Home Concepts Concepts of Leadership Community Engagement Senior Sage Leadership: Interview of Barbara Thomas

Senior Sage Leadership: Interview of Barbara Thomas

23 min read

18.   What are the one or two peak experiences in your life that set you on the path you’re on today?

I have had three peak experiences that changed my life and resulted from my husband and me being involved in the before-mentioned organization that sponsored a variety of projects, including the nuclear issue, solving conflict without going to war, and the sustainability of our planet.  The first, of course, was engaging in in-depth study of the great spiritual wisdom teachers and routinely applying their principles to my own life. The second culminated in our volunteer work in another state on a critical social issue. I learned leadership by going into towns and cities and getting CEOs and others engaged in organizing and fund raising. We pulled off an amazing experience at a Convention Center in that state, and I was MC. During our four years there I had many experiences with national media personalities. Yet a third peak experience is that I become president of a year-long project for girls who had graduated from high school and were taking a year off before going to college to learn how to think and discern how to put together a program and go out and sell it. My husband and I lived in a home with 12 girls for a year. Our role was to serve as teachers, and the girls learned how to cook, organize, budget, get along, and run and clean a house. These were bright middle class kids from good homes, and the program impacted me greatly. During that year I experienced a depression that I had to deal with, without pulling everyone else down with me. It didn’t take long to realize I had strength and energy and lots of love and support. And now as Board President of an organization that serves young girls, I find this to be another peak leadership experience.

19.  You probably know other individuals who have sage leadership talents and skills but are not currently involved in the civic life of our community. Why do you believe they choose to be uninvolved? What, if anything, might be done to get them engaged?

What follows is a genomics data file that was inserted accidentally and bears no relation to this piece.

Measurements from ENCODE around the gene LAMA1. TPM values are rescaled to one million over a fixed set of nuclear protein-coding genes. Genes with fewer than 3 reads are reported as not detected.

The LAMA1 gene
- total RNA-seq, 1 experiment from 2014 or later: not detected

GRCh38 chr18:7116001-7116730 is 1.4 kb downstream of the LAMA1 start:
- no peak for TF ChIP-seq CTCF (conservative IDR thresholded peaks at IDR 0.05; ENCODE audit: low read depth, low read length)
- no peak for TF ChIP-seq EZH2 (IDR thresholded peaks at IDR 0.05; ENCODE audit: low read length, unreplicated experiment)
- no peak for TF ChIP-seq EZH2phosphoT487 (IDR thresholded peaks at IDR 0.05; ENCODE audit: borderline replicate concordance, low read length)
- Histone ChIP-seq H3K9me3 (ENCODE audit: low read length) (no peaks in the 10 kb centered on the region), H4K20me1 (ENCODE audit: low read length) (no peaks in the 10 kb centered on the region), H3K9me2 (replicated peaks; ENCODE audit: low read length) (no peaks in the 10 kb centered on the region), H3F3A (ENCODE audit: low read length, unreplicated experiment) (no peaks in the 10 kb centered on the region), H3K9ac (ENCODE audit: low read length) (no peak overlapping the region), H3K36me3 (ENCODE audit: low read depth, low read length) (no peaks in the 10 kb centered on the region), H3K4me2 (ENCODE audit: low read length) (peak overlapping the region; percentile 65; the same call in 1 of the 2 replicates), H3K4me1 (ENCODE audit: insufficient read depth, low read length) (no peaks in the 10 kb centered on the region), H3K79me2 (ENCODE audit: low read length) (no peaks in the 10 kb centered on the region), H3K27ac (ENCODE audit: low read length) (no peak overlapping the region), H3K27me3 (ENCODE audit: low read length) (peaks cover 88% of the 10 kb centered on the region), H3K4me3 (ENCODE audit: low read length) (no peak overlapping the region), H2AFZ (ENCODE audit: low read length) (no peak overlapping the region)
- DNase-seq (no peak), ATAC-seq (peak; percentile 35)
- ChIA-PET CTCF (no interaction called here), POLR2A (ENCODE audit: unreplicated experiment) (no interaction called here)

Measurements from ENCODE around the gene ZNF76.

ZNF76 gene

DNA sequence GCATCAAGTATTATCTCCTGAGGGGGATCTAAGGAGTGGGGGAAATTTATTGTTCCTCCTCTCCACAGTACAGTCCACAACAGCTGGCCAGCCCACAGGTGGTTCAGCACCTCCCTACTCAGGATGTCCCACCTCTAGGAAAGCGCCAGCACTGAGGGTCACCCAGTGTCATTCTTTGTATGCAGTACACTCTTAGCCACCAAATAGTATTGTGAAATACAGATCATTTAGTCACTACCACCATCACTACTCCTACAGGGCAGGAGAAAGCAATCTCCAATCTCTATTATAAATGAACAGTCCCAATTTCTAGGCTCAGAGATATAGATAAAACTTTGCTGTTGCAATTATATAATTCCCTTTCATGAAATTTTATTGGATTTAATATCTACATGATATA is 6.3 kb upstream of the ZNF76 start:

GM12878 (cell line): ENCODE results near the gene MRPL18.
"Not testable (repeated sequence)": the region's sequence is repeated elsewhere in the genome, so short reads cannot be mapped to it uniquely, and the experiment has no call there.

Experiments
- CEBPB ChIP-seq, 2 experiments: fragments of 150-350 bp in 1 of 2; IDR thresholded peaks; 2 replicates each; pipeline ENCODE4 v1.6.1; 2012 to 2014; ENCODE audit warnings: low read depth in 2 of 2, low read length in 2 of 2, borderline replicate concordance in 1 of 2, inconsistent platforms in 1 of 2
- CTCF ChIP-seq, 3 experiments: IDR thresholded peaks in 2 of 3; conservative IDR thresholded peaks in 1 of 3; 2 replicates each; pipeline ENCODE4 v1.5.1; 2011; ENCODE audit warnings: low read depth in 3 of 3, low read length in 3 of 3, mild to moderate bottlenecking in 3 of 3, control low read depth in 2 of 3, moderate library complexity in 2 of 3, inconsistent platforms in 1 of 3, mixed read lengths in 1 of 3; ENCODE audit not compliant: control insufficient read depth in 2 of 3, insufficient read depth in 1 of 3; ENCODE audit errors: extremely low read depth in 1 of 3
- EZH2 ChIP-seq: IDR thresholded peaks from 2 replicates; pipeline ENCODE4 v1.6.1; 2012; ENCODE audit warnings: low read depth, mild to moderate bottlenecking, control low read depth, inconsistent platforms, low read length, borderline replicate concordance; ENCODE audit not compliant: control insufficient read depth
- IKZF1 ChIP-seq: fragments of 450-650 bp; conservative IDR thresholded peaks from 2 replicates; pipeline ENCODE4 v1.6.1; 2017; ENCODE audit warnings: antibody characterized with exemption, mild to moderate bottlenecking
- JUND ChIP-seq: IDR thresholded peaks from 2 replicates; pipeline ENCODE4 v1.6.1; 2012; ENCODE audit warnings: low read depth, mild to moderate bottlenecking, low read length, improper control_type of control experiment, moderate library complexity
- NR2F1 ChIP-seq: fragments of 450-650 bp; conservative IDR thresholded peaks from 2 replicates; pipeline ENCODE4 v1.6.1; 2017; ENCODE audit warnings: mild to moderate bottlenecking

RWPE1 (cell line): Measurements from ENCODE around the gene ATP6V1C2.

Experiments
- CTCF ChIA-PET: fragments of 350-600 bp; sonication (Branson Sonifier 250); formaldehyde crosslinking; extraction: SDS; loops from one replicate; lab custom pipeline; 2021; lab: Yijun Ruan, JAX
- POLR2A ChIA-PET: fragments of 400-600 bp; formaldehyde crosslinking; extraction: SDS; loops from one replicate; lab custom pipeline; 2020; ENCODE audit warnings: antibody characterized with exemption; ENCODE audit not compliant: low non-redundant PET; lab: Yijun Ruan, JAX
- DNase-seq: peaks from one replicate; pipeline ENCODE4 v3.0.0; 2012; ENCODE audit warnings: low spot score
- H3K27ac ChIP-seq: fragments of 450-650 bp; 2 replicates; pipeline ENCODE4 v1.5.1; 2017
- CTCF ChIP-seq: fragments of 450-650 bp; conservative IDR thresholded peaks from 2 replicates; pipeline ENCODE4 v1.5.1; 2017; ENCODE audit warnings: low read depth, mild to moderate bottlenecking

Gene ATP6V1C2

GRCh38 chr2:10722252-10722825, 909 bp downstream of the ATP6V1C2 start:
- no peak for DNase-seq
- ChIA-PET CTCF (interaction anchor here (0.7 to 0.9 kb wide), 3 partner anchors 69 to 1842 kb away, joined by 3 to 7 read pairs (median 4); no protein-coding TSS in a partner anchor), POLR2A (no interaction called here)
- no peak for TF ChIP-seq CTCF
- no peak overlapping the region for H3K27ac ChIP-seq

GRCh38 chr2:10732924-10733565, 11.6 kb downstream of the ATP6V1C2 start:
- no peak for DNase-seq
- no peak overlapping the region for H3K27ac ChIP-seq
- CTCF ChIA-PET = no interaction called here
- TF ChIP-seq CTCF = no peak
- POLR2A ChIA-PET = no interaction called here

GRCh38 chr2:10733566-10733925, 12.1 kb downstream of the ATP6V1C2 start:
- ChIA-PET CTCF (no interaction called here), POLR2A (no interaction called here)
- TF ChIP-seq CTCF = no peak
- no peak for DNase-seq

I really don’t know many people like that because my husband and I tend to associate mostly with those who are greatly engaged in voluntary community service. I expect there are a number of reasons some people do otherwise. Sometimes they feel they have been so busy all of their lives making a living that it is now their time to do as they please. Then there are those who simply don’t want to be responsible for anything any more except their own time and lives. But I expect the larger reason is that some of these people simply haven’t found their passion in this stage of life. They need for something to click on, for there to be a spark that links an organization’s mission and their passion in ways that compel them to become involved. Passion and the quest for knowledge, the survival quotient.

20.     One final question: It is often said that the quality of life in our community is highly attractive and unusual. Do you believe this to be true? (If yes): What are the three or four things about our community that you most value and make  you want to continue living here?

I have lived in 21 different places in my life, including other countries and states. There simply is no other place we want to live than here. Most people we know are well-educated and broad-minded. They genuinely care for each other and pull together when there is need to do so, and this is especially important at our age. I’m also enormously impressed that we have terrific young mayors for our two towns, and Women of Worth and Gathering of Women that do things for the whole community. We also have great beauty and recreational opportunities here. Our arts organizations are superb, as are a number of restaurants. The only thing I am not impressed with is the old history of the tension between Grass Valley (blue collar) and Nevada City (where the managers lived). The more interdependence and collaboration between the two the better. I think this is happening in many arenas.

21. Do you have anything else to add as we conclude?

No. Thank you.


Other essays in this issue of Sage:

Histories of the 50 Emerging Sage Leaders:


Histories of the 50 Senior Sage Leaders:


Peak Life Experiences: The Beginning of Emerging Sage Leadership:


Peak Life Experiences: The Beginning of Senior Sage Leadership:


Interview Profile of Emerging Sage Leader Richard Baker




Pages 1 2 3 4 5 6 7 8
Download Article 1K Club
Load More Related Articles
Load More By Gary Quehl
Load More In Community Engagement

Leave a Reply

Your email address will not be published. Required fields are marked *

Check Also

Deep Caring XXVIII: Generativity Four—The Benefits of Civic Engagement  

 The generative motivations that Sage leaders attribute to their civic involvements, and t…